On his next trip to the USSR, Rabbi Bronstein arranged for all twenty volumes to be photographed on microfilm. The microfilm was brought to the American Embassy in Moscow from where it was to be brought to the United States in a diplomatic pouch. The night before the pouch was scheduled to depart a fire broke out at the embassy and the film was ruined. After a few more unsuccessful attempts, in June of 1967 Rabbi Bronstein was arrested in the Kiev airport, beaten within an inch of his life, and dumped at the airport in Prague. He was forbidden to enter any countries in the Soviet Bloc any longer.
In total seventeen attempts were made to smuggle out the commentary until Rabbi Yehudah Pollack was able to convince the daughters of the Poltava Gaon to allow the manuscript itself to be taken to the United States. It was brought to the consulate in Leningrad and transported to America over time in diplomatic pouches. The agreement was that the manuscript would remain the property of the United States government, it is now in the Library of Congress, and Rabbi Bronstein could publish it. The embassy also arranged for the daughters to move to Brooklyn.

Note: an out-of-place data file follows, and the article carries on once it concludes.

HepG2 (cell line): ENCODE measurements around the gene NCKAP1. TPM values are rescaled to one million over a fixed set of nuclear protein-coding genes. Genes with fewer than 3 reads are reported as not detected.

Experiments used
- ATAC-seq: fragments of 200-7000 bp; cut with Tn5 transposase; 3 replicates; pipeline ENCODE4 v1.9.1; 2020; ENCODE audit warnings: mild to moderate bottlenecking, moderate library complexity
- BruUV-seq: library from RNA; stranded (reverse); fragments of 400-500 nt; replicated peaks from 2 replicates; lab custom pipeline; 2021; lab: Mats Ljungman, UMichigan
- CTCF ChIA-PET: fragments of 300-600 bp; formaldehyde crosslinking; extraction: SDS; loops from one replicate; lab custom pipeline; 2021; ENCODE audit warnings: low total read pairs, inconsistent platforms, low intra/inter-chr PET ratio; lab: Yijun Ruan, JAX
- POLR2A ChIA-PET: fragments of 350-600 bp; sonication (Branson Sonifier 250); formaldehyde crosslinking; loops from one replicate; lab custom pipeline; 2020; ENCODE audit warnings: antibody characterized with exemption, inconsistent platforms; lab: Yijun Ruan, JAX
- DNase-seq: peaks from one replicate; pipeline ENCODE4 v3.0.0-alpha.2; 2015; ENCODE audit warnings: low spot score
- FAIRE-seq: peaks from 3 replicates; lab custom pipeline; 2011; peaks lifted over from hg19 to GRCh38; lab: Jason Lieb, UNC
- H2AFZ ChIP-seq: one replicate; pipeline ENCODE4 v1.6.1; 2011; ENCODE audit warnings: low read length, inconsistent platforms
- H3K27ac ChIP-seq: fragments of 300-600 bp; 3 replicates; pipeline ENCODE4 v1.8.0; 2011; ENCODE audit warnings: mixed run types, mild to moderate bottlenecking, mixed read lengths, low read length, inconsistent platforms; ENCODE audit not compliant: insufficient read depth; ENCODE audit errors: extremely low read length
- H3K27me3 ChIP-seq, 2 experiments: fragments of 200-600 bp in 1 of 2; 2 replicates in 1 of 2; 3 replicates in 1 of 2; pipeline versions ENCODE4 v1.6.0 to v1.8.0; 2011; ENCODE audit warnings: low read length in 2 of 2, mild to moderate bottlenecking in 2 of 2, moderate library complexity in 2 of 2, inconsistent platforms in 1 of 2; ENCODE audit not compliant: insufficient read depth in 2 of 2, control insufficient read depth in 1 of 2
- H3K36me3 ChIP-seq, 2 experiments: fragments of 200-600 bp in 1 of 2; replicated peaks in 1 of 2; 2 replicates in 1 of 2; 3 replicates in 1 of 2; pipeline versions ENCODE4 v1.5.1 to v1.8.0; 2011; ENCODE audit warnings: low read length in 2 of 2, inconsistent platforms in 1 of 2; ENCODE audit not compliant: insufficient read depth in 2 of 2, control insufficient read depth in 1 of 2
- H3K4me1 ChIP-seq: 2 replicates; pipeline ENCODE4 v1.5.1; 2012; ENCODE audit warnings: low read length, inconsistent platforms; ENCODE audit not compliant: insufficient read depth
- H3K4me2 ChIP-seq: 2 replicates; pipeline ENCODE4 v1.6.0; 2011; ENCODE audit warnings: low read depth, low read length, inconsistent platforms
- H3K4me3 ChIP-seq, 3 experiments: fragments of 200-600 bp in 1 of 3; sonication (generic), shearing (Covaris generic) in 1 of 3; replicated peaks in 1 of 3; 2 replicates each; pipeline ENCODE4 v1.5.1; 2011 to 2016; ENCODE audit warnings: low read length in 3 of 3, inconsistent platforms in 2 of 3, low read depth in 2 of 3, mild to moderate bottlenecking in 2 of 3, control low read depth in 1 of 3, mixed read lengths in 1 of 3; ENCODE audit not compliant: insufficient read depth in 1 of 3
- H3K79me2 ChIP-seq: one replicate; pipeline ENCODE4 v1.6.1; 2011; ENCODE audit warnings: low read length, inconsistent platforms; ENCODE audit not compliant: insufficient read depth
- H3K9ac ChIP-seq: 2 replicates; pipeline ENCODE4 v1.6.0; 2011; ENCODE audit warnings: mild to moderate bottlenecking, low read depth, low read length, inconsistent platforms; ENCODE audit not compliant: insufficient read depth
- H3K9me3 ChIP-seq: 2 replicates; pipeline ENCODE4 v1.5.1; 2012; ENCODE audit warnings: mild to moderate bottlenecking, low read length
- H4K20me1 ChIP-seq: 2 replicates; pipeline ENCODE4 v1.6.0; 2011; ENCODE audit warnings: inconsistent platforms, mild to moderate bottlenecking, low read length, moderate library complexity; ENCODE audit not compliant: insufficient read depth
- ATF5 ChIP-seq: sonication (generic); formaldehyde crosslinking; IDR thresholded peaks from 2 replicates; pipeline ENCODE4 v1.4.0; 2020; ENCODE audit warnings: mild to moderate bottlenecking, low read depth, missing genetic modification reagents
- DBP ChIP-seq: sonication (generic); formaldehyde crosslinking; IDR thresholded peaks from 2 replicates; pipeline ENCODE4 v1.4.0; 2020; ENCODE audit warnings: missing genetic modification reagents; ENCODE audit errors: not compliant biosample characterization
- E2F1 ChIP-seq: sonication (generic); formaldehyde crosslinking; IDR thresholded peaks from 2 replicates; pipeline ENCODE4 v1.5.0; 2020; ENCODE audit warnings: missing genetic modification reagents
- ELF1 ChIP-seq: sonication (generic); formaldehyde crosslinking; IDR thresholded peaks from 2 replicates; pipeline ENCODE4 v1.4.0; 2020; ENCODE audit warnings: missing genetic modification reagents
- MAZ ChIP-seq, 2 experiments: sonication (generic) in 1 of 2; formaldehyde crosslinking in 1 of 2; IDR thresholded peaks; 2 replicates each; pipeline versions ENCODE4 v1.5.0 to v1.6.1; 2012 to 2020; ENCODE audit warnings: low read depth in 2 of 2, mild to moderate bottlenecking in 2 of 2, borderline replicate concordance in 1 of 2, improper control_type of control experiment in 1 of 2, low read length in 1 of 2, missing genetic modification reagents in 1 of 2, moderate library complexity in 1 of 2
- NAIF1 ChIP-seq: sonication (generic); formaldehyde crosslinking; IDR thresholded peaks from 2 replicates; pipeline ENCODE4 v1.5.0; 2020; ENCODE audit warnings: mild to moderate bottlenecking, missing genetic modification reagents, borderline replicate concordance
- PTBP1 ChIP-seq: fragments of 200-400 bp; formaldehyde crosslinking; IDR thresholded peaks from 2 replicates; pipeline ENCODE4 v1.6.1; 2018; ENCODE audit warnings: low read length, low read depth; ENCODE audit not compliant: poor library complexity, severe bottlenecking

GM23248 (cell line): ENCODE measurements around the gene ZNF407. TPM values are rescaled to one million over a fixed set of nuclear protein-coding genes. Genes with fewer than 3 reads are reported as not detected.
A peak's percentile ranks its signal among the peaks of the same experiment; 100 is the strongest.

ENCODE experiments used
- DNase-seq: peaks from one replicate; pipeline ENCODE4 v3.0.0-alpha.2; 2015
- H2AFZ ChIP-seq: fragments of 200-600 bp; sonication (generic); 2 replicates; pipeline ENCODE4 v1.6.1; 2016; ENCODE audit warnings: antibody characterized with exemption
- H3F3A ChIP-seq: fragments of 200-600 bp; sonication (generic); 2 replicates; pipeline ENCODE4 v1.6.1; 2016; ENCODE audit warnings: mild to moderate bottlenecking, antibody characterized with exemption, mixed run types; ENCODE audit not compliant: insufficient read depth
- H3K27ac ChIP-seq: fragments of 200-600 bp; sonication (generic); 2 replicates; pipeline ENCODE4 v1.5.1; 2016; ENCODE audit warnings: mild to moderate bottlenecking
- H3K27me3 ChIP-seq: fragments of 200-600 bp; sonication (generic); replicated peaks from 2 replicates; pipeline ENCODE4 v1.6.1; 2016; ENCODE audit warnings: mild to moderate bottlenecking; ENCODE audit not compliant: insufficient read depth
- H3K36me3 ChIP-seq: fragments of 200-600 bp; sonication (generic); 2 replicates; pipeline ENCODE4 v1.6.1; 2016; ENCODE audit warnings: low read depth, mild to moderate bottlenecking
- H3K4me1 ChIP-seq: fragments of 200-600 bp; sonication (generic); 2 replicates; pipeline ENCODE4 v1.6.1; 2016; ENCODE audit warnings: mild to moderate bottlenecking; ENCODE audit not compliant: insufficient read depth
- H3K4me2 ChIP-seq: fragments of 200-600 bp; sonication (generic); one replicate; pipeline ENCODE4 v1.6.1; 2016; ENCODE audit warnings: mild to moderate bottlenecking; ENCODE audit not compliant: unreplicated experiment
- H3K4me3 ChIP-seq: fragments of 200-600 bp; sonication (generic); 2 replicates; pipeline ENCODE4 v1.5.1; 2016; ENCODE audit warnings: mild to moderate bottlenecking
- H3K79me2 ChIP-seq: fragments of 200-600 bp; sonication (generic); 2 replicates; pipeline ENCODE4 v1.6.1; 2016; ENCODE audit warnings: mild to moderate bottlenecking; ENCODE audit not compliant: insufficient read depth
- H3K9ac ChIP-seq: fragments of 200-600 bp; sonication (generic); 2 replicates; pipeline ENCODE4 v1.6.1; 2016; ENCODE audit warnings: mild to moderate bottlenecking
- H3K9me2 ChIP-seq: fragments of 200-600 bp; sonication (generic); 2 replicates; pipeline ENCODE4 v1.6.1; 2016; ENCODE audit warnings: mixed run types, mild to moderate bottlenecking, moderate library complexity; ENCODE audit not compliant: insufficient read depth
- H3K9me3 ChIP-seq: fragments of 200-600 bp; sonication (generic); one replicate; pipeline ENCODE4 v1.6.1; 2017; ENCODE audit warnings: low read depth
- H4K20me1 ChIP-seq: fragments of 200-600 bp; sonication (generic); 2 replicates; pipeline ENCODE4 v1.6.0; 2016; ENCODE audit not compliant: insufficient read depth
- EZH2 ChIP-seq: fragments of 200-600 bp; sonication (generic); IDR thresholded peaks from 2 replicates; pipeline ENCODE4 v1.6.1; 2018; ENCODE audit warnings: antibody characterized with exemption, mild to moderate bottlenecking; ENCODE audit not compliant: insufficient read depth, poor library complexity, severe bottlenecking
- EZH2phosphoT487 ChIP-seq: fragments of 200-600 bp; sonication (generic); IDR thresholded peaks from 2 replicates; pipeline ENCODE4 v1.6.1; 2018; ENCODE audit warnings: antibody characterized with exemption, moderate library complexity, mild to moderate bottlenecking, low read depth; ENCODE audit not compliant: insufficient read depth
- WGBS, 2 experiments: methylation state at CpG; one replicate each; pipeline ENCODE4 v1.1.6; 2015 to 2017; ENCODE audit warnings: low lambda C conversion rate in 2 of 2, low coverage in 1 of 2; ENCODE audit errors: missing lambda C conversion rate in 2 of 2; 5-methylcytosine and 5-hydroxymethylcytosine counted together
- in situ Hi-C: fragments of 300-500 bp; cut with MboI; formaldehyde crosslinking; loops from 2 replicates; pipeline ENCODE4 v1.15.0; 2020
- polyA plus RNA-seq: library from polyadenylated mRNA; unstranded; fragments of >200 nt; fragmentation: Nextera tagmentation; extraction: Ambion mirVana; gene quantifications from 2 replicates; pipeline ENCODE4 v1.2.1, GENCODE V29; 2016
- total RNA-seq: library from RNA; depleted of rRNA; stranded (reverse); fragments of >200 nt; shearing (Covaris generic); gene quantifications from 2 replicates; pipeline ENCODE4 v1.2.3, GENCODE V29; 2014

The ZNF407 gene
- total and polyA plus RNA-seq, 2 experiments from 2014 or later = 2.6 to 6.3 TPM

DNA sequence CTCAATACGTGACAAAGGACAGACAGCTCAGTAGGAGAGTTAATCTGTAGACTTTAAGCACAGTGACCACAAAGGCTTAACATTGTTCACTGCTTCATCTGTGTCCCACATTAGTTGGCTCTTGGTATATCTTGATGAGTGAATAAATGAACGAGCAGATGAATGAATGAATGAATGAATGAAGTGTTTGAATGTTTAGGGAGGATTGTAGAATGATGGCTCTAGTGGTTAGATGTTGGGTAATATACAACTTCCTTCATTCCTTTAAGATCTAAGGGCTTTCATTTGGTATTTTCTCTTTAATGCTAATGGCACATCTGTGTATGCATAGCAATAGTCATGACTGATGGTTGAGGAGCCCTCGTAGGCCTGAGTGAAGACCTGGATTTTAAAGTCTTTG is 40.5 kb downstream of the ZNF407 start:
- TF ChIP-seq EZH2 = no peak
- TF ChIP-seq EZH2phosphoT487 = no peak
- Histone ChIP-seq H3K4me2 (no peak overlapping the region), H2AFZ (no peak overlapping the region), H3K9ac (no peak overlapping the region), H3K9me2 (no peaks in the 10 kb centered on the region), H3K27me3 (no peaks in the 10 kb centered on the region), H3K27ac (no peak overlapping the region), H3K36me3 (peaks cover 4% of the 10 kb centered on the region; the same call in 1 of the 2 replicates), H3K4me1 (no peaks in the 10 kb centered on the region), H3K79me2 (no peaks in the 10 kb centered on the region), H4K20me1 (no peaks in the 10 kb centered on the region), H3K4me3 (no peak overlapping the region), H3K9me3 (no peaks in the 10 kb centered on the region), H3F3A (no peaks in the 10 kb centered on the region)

Under the direction of Rav Elya Weintraub and Rav Chaim Kanievsky the commentary began to be published by the Mutzal M’aish society in Bnei Brak. All of Zeraim and some of Moed have been published.
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The thirteenth of Iyar is the yahrzeit of Rav Yechezkel Taub, aka George Nagel, the Yabloner Rebbe (1895-1986). The fifth child, and only son, of Rav Yosef Moshe Taub, first Yabloner Rebber, he married his wife Pearl in 1915 and became rebbe with his father’s passing five years later. Although he was not adequately prepared for the position, he threw himself into the role and was very beloved by his followers. He was warm and personable as well as very learned. In 1924 Rav Yechezkel became involved with the Chovevei Tzion movement and was convinced by its founder that an entire chassidus should move to Palestine to serve as the kernel of a Chassidic community. Although he was warned by the Gerer Rebbe that he did not have a solid financial plan on which to proceed, he moved ahead.
After raising money and arranging for his chassidim to move to Palestine in stages, he moved with a group of at least ninety-families to found an agricultural community. A substantial portion of their funds were spent paying for a dairy. Their community eventually became Kfar Chassidim. Unfortunately, they faced many challenges including the fact that no members of his community had any prior agricultural experience, and most were too old and frail to start now. David Ben-Gurion was very vocal in his opposition to the settling of untrained farmers in Palestine. Relations with their Arab neighbors were poor and remittances from Europe dried up.